Nicene and Post-Nicene Fathers: Series I/Volume V/On Grace and Free Will/Abstract/Chapter 18

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Chapter 18.—Faith Without Good Works is Not Sufficient for Salvation.

Unintelligent persons, however, with regard to the apostle’s statement: “We conclude that a man is justified by faith without the works of the law,”[1] have thought him to mean that faith suffices to a man, even if he lead a bad life, and has no good works. Impossible is it that such a character should be deemed “a vessel of election” by the apostle, who, after declaring that “in Christ Jesus neither circumcision availeth anything, nor uncircumcision,”[2] adds at once, “but faith which worketh by love.” It is such faith which severs God’s faithful from unclean demons,—for even these “believe and tremble,”[3] as the Apostle James says; but they do not do well. Therefore they possess not the faith by which the just man lives,—the faith which works by love in such wise, that God recompenses it according to its works with eternal life. But inasmuch as we have even our good works from God, from whom likewise comes our faith and our love, therefore the selfsame great teacher of the Gentiles has designated “eternal life” itself as His gracious “gift.”[4]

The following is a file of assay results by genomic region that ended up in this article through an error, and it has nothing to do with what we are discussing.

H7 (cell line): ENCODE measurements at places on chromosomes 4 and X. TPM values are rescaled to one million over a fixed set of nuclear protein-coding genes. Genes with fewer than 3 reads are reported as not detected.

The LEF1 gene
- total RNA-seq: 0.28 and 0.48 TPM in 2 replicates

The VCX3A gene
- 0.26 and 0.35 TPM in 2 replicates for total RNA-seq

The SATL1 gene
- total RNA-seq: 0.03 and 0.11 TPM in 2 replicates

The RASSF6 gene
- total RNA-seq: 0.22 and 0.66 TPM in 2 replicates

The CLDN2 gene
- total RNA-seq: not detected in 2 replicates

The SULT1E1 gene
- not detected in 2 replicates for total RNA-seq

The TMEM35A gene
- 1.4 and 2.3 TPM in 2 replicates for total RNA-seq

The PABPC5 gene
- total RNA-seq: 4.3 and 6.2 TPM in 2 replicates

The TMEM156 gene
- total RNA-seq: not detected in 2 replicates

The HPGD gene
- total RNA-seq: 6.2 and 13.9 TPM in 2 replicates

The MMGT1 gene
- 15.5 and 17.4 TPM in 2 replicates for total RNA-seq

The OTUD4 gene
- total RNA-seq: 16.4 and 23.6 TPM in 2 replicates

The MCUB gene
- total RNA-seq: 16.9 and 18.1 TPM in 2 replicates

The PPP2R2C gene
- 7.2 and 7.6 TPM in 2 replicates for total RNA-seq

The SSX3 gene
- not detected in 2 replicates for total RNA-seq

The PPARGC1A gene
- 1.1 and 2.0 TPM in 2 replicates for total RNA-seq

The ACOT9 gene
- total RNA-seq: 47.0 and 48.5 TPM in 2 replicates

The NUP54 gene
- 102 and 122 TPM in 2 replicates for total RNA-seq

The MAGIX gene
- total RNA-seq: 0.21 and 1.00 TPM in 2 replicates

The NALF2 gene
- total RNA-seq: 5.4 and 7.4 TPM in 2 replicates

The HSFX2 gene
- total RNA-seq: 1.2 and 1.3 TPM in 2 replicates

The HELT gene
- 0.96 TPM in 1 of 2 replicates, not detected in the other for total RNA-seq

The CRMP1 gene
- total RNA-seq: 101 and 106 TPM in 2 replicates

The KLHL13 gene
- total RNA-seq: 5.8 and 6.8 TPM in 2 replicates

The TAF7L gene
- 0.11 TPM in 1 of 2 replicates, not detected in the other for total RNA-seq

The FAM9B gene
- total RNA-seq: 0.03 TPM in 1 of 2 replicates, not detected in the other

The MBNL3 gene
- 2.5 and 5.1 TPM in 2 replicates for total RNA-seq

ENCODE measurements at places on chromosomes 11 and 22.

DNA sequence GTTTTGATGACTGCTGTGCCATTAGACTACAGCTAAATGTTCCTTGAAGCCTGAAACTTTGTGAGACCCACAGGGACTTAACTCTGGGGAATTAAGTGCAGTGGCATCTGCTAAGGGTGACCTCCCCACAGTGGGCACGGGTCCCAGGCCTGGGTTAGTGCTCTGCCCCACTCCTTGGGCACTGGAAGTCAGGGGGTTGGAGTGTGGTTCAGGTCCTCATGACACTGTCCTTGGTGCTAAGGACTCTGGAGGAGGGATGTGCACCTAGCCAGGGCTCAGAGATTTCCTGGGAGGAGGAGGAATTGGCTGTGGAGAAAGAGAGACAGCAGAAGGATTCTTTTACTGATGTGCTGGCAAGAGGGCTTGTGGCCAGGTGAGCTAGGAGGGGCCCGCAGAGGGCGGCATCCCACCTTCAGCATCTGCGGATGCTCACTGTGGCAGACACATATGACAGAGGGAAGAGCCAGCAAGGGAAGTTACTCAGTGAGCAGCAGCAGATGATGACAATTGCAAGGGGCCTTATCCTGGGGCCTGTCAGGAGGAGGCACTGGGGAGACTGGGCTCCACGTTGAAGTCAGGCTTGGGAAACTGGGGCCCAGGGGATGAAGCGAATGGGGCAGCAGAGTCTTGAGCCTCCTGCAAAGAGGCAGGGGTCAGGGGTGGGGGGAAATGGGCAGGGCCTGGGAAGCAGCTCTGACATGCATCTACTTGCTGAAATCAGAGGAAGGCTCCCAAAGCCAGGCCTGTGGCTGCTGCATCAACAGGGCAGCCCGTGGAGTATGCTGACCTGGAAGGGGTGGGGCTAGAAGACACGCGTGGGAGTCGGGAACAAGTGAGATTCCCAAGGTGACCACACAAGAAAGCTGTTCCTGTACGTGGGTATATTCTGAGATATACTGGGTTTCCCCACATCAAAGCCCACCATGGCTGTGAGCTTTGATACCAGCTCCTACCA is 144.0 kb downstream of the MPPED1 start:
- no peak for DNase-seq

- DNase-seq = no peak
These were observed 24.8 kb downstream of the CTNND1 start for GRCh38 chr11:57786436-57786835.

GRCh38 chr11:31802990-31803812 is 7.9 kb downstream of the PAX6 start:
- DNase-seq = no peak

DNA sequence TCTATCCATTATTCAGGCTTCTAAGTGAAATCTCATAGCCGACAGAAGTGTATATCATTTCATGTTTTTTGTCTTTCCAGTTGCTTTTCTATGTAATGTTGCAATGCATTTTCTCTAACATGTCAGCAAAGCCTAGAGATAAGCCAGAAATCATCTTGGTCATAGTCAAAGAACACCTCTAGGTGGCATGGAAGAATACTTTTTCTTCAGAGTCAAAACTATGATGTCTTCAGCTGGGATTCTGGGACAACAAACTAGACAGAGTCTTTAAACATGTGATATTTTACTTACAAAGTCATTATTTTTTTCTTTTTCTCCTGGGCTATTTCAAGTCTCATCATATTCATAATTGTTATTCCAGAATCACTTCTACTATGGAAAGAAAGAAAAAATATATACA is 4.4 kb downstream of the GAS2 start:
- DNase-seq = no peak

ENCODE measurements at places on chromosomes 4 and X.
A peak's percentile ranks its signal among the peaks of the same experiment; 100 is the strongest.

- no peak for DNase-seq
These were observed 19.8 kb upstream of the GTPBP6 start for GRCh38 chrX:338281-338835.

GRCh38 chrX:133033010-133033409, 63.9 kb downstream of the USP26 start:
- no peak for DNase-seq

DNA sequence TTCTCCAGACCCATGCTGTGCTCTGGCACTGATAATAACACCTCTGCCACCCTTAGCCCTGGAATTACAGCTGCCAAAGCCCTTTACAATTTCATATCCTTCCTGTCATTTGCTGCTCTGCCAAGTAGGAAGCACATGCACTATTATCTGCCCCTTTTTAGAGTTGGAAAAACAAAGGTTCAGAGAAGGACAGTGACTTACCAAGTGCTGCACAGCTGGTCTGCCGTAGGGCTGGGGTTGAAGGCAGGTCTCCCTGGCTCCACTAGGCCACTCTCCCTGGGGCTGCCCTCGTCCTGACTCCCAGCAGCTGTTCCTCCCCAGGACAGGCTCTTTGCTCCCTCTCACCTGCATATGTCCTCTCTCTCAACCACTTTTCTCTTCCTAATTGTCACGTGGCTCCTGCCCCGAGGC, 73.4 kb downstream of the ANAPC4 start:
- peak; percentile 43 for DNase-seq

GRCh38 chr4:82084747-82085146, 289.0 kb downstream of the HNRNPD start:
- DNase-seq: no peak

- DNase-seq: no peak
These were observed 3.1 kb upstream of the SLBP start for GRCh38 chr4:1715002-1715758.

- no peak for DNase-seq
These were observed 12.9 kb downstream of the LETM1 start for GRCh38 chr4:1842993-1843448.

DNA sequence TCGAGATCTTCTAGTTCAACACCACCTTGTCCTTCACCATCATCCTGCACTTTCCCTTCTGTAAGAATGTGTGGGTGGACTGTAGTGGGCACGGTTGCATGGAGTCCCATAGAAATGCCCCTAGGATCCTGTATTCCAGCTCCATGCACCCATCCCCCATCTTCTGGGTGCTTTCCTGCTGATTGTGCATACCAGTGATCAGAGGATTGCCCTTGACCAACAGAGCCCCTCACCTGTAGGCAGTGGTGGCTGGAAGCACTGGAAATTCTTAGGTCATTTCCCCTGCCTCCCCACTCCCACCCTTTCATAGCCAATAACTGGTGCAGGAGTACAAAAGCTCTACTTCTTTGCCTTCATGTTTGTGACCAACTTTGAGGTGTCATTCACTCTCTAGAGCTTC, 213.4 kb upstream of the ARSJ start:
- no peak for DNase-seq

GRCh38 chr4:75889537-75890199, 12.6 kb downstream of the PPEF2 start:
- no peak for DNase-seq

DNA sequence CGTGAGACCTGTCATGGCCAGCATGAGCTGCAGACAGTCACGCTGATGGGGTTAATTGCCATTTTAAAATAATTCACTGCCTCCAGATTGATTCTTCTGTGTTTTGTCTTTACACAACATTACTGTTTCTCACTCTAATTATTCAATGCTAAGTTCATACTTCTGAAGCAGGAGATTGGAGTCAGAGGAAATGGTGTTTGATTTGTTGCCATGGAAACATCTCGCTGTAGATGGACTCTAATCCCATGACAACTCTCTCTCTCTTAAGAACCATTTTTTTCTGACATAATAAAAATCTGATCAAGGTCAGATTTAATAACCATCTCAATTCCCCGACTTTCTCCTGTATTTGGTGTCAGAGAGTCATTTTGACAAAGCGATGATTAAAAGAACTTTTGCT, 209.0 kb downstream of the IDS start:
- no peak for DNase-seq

1. Rom. iii. 28.
  2. Gal. v. 6.
  3. Jas. ii. 19.
  4. Rom. vi. 23.